School memorial chapel, built between 1922 and 1924 to the designs of Adrian Gilbert Scott.
Reasons for Designation
The memorial chapel at Mount St Mary's College, built between 1922 and 1924 to the designs of Adrian Gilbert Scott, is listed at Grade II for the following principal reasons:
* for its elegant and sophisticated design, achieved by the most economical means in the inter-war period;
* as an early but accomplished design by Adrian Gilbert Scott, an ecclesiastical architect who achieved great success and renown during his lifetime, a number of whose works are listed, some at high grades;
* for high level of survival including the original plan form, fixtures and fittings, few of which have been removed or replaced.
* as an eloquent memorial to the tragic impact of world events on the school community of Mount St Mary’s College, and the sacrifices it made in the conflicts of the C20.
* for the strong spatial and functional group value the memorial chapel holds with the nearby Church of the Immaculate Conception, built in 1846 to the designs of Joseph Hansom (listed at Grade II), and the school buildings of Mount St Mary’s College (not listed).
The nucleus of Mount St Mary’s College is Spinkhill Hall, the former seat of the recusant Pole family, whose sons were educated by the Jesuits on the Continent during the C17, when the Hall was the centre of a clandestine Jesuit mission. The house and its chapel underwent substantial modifications in 1693, 1769 and 1791, and following the Catholic Emancipation Bill in 1829, the Hall was converted to use as a school by Joseph Hansom in 1842. The school was given the title ‘Collegium Immaculatae Conceptionis Beatae Virginis Mariae’ or ‘The College of the Immaculate Conception of the Blessed Virgin Mary’, which soon became abbreviated to ‘Mount St Mary’s College’, owing to its hilltop location. Schooling commenced in 1842 in the priest’s or missioner’s house, a plain and simple residence consisting of two floors: the upper floor had been used a chapel since penal times; and the ground floor later became known as Middelton Hall. Joseph Hansom was employed to improve and extend the school buildings, and also to design the Church of the Immaculate Conception to the south of the school (built in 1846, listed at Grade II). A west wing was added in 1859 by Fr Richard Vaughan, more buildings followed in 1876 by Clutton, the Long Gallery was constructed around 1890, and extensions to the south in 1902 and 1912 by C and M Hadfield.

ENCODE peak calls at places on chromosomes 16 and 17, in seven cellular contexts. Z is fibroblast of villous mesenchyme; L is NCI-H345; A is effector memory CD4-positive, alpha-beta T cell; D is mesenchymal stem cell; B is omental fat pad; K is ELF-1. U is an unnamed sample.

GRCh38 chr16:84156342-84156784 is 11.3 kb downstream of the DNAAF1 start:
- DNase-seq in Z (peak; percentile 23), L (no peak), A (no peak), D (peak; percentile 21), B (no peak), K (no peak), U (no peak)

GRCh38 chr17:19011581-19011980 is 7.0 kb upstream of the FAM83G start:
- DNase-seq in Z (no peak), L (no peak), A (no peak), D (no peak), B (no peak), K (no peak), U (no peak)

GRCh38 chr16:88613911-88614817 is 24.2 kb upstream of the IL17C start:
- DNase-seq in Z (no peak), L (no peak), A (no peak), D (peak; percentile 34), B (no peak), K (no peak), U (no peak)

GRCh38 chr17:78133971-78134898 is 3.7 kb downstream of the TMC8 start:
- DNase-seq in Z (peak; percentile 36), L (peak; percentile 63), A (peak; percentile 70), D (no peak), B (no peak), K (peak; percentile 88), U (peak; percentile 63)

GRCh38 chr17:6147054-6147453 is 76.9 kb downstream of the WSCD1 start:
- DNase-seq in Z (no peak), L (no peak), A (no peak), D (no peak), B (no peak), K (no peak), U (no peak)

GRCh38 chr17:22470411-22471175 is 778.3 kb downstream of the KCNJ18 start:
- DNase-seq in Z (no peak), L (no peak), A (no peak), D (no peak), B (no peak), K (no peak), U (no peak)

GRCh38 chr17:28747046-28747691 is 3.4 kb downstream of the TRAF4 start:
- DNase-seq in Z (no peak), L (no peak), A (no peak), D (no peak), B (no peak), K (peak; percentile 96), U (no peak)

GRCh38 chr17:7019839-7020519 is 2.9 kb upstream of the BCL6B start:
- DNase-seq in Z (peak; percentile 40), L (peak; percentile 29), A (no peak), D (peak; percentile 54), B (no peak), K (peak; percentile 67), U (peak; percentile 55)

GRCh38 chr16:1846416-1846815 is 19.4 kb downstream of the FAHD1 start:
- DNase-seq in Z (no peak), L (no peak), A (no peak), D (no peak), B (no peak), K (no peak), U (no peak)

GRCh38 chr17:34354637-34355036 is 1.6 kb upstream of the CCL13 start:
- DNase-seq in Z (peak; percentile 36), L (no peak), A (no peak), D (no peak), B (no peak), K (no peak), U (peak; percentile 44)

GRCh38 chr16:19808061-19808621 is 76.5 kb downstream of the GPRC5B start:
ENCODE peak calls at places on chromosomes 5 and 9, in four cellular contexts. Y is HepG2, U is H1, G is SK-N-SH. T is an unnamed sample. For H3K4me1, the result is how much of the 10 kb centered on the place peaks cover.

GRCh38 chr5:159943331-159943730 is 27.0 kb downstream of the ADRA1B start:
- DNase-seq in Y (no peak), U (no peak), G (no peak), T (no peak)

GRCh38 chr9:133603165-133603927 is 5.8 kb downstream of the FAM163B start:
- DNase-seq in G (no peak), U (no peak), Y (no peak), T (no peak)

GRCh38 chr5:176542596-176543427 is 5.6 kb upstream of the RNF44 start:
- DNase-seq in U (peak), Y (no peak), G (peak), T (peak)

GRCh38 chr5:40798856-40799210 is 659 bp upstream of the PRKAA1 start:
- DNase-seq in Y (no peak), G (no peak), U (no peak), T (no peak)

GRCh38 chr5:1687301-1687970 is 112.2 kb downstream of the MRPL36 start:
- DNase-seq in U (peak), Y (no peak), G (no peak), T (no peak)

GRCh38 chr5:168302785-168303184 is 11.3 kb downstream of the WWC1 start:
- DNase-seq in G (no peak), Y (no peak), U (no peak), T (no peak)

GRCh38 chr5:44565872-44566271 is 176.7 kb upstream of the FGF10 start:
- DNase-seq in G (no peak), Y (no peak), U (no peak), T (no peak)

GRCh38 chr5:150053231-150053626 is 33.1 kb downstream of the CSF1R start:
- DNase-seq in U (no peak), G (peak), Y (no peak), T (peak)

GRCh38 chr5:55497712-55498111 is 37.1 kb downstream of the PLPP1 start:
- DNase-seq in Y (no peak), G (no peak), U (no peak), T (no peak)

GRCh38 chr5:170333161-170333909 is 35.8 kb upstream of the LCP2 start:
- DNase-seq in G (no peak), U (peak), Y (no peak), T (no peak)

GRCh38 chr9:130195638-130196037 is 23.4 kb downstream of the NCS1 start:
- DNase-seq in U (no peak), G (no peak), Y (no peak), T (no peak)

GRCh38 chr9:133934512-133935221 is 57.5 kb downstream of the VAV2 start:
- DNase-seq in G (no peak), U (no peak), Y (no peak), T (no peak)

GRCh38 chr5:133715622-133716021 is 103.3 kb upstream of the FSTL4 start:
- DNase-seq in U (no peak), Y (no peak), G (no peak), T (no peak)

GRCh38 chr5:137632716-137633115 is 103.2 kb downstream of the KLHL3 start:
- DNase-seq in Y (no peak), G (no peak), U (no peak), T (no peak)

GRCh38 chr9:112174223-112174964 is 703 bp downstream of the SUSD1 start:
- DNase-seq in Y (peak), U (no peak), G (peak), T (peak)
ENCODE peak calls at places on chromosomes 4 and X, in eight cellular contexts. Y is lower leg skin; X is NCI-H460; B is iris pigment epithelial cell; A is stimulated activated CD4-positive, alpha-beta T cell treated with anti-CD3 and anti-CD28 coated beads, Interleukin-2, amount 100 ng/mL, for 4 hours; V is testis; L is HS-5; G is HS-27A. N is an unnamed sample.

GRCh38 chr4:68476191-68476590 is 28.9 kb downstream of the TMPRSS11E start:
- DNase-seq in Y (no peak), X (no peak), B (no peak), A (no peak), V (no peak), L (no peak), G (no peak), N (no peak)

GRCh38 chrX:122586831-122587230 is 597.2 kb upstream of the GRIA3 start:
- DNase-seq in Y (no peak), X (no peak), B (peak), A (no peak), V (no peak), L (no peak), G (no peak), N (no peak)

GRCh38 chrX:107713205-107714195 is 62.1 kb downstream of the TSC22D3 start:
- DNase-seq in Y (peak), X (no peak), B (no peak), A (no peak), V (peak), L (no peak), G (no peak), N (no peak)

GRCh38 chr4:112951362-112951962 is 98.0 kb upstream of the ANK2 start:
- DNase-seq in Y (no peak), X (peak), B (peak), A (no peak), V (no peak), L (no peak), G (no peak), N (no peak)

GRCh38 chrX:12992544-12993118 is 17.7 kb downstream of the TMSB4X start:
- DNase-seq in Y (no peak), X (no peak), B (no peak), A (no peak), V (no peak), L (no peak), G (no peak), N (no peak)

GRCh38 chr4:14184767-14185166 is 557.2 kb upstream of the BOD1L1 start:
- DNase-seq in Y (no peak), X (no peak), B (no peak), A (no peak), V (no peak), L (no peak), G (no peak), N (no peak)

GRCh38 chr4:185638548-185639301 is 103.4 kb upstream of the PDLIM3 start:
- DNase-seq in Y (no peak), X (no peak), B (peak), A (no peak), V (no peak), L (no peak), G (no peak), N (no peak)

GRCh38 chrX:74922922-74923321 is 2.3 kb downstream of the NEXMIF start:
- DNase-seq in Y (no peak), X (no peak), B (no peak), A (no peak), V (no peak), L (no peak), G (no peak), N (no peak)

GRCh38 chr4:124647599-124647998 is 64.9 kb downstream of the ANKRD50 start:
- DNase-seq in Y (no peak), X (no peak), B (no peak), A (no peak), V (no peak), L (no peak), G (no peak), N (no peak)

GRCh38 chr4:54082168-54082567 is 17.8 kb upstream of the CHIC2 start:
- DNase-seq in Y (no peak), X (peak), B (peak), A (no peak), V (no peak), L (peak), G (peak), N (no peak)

The college had been campaigning for a new college chapel from 1913, and following the First World War, launched an appeal in December 1918 for subscriptions for a war memorial chapel as a permanent monument to the alumni, or ‘Old Mountaineers’ as they are known, who fell in action during the war. The college engaged the services of Adrian Gilbert Scott (1882-1963), an accomplished English ecclesiastical architect, grandson of Sir George Gilbert Scott, son of George Gilbert Scott Jr (founder of Watts and Company in 1874), and the younger brother of Sir Giles Gilbert Scott, all architects. The school chapel at Mount St Mary’s is one of his early works, after which he designed a number of churches in England, as well as the Anglican Cathedral in Cairo (1933-1938, demolished in 1970), and St James’ Anglican Church in Vancouver, Canada (1935-1937). His listed works in England include: the RC Church of Our Lady of Beauchief and St Thomas, Sheffield (1931-1932, listed at Grade II); a residential project with his brother at 22 Weymouth Street in Westminster (1934, listed at Grade II); RC Church of St Mary and St Joseph, Poplar, London (1951-1954, listed at Grade II); RC Church of St Joseph in Wirral (1953-1954, listed at Grade II); St Leonard’s Church, St Leonards-on-Sea in East Sussex (in collaboration with his brother, 1953-1961, listed at Grade II); and the RC Shrine of Our Lady of Mount Carmel and St Simon Stock at Aylesford (1958-1965, listed at Grade II*).